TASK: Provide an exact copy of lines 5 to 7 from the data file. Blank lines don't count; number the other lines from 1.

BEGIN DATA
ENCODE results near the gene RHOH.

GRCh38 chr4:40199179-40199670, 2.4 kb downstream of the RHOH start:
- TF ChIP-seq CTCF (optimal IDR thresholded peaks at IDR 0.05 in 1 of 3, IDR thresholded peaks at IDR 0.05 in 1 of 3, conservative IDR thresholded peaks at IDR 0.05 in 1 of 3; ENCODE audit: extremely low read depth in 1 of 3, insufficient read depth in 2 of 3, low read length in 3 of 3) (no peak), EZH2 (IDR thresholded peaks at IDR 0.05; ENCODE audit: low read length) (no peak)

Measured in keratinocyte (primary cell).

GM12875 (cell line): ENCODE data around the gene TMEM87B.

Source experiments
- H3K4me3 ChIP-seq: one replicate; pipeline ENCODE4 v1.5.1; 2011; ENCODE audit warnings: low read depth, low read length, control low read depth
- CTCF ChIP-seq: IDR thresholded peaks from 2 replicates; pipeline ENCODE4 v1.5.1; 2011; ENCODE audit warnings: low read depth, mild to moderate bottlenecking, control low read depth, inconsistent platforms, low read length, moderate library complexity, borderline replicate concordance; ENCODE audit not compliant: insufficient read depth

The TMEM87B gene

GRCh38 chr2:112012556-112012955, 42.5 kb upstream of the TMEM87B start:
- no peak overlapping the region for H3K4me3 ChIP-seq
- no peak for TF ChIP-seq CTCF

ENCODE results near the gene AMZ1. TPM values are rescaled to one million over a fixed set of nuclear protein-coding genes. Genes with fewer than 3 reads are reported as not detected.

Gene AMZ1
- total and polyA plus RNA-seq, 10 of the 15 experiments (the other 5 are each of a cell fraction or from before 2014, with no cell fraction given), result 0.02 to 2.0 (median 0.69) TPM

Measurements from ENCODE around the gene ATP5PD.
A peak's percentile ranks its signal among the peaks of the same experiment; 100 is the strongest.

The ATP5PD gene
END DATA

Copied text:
GM12875 (cell line): ENCODE data around the gene TMEM87B.

Source experiments
- H3K4me3 ChIP-seq: one replicate; pipeline ENCODE4 v1.5.1; 2011; ENCODE audit warnings: low read depth, low read length, control low read depth